Family's tribute to C-diff victim

THE family of a pensioner who died after contracting Clostridium difficile (C-diff) following routine surgery at Ipswich Hospital have paid tribute to a “loving, compassionate and caring person.

Lizzie Parry

THE family of a pensioner who died after contracting Clostridium difficile (C-diff) following routine surgery at Ipswich Hospital have paid tribute to a “loving, compassionate and caring person.”

Daphne Fairweather, 77, from Ipswich, is believed to have been one of the first people to die in a Suffolk hospital as a result of the infection.

Yesterday, her family told of their shock at the tragedy after expecting her to be in hospital for just a week after the operation in September last year.

Mrs Fairweather's son, who asked not to be named, said: “It was a shock to everyone when she died we all thought she was going in for a routine procedure but sadly it wasn't to be.

“Her first operation went quite well, it was a routine operation, not without risk but routine, she was in the early stages of the disease.

Most Read

“After that operation she took a turn for the worse and developed complications.

“She had a second operation a few days later and following that she was taken into intensive care and into an isolation room. I asked the question why she was in the isolation room and we were told she had tested positive for the infection C-diff.”

Initially Mrs Fairweather's death certificate made no reference to the infection C-diff, it was only when the family made enquiries that the hospital obliged and included it on the form.

Jan Rowsell, Ipswich Hospital spokeswoman, said: “We again extend our sympathies to the family of Mrs Fairweather.

“The family asked us to list C-diff on the death certificate so obviously we took on board what they asked of us.

“In the 14 months since then the picture of infection control at the hospital has transformed.”

At an inquest into Mrs Fairweather's death last week, Greater Suffolk coroner Peter Dean said she had undergone a necessary operation for bowel cancer at the hospital but had encountered complications, recording a death from the infection.

But Mrs Fairweather's family extended their thanks for the “excellent” care she received in the time she spent at Ipswich Hospital.

Her son added: “The staff at Ipswich Hospital were wonderful, we couldn't have wished for better care. “All the doctors and nursing staff, especially those in intensive care did a great job looking after her.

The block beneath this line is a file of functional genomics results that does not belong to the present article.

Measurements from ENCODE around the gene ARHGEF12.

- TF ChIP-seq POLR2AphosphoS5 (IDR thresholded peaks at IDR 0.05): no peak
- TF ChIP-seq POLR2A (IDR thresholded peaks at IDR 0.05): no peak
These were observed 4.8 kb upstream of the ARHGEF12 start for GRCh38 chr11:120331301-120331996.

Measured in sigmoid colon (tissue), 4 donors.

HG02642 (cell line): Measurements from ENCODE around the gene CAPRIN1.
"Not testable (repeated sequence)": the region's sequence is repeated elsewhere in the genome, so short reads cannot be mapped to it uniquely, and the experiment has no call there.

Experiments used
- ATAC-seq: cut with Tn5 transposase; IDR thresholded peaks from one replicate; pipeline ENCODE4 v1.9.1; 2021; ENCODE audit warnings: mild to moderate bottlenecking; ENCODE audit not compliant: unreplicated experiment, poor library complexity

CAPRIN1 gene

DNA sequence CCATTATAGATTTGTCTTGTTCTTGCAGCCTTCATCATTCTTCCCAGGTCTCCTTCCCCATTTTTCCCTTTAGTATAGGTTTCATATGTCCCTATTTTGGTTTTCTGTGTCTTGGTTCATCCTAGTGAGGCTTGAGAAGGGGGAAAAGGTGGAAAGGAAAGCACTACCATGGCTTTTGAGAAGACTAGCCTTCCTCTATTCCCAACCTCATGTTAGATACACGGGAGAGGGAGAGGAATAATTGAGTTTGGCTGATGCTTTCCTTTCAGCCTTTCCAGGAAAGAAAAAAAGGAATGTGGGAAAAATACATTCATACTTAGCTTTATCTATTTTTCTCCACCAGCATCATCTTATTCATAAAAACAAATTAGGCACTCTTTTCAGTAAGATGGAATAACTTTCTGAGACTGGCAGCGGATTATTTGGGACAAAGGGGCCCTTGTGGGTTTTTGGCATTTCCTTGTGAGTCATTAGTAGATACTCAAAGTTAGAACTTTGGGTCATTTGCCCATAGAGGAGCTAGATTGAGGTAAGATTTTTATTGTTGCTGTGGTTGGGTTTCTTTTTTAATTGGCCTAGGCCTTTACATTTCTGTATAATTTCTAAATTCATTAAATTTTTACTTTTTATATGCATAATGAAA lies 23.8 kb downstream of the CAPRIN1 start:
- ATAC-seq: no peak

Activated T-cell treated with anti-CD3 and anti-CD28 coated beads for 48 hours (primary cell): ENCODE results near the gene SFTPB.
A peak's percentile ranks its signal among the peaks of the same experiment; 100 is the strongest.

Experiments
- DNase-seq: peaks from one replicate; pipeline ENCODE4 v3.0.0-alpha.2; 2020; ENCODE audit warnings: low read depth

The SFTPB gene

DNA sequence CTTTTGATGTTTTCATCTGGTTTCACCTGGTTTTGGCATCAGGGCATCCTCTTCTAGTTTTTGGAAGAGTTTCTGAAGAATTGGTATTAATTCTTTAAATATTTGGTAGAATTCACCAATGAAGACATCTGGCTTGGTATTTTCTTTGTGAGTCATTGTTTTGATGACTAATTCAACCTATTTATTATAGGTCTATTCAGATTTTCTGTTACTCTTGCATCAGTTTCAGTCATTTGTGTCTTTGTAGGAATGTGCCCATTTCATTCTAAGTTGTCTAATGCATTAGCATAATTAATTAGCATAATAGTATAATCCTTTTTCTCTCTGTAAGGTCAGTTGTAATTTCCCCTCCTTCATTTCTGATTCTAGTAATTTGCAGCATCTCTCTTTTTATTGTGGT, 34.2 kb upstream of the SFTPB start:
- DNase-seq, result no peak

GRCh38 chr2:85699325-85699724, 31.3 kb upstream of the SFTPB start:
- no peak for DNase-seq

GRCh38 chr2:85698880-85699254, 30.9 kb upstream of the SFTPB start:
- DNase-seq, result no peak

“They did everything they could to try to cure her.

“We are relieved to have the coroner's verdict; it has drawn a line under it. Nothing can bring her back.

“Hopefully there have been some positives, things have changed they are more active with infection control with the hand washing campaign and the isolation ward.”

At Mrs Fairweather's inquest Dr Dean made reference to the measures taken by Ipswich Hospital to improve infection control.

He said: “They have put in place measures and are reducing the number of cases. They have responded to the problems, doing what they can to minimise C-diff.”

The extra measures recently introduced include a review of antibiotic prescribing as well as taking specialist advice from the Strategic Health Authority support team in November 2007 and March 2008.

In the tribute, Mrs Fairweather's son added: “She was extremely proud of her family. Nothing gave her greater pleasure than the time she spent with us.

“She believed that to survive in life you needed two things, love and good health, throughout her life she had these in abundance.

“She untiringly cared for her husband during his long illness up until his death from cancer in October 2006.

“She was always helping other people; she worked for a while in the restaurant at Ipswich Hospital and after she retired would always help out at the Salvation Army and old people's homes making tea and baking cakes, always helping others she was a very kind, caring lady.”

Become a Supporter

This newspaper has been a central part of community life for many years. Our industry faces testing times, which is why we're asking for your support. Every contribution will help us continue to produce local journalism that makes a measurable difference to our community.

Become a Supporter